WASHINGTON (Reuters) - Some short-term U.S. tax policies meant mainly to help narrow business interests could be done away with, under plans disclosed on Tuesday by House of Representatives Republicans.
Just weeks after approving a sweeping tax code overhaul, the Republicans said they would examine as many as 35 “tax extender” measures to see if they should remain on the books.
The lawmakers, who control the tax-writing House Ways and Means Committee, said they would hold hearings on the measures, which are sure to be heavily attended by Washington lobbyists.
“The goal is not to get rid of all of them, but probably a lot of them,” Representative Vernon Buchanan, chairman of the Ways and Means tax policy subcommittee, told a news conference.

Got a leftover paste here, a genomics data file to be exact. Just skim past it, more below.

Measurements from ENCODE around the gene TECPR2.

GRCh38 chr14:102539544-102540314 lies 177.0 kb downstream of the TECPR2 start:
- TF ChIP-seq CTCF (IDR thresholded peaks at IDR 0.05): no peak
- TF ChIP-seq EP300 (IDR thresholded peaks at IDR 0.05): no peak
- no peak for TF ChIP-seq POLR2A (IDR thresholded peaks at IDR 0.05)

The tax extenders include tax credits and other breaks that have provided billions of dollars in assistance to alternative energy, nuclear power, biofuels, transportation and economically depressed geographic areas, among other beneficiaries.
The House initiative could clash with the Senate, where Finance Chairman Orrin Hatch has introduced legislation to renew expiring tax extenders and revive some that expired in 2016.
Buchanan said upcoming hearings would allow advocates of the extenders to “defend why it makes sense to go forward with any.”House Ways and Means Chairman Kevin Brady told the news conference: “I‘m not a fan of extenders. I think short-term temporary policies are rarely the best.”
“Each of those provisions has an industry that’s tied strongly to it, as well as members of Congress who advocate for it. So that’s why I think having a good thorough review of how those fit in, in a post tax-reform world, is the right way to go about it,” Brady added.
Brady said he had been in contact with Hatch, his Senate counterpart, about the extender issue.
The measures get their name from the fact that they expire periodically and Congress routinely votes to extend them.
Reporting by David Morgan; Editing by Kevin Drawbaugh and Peter Cooney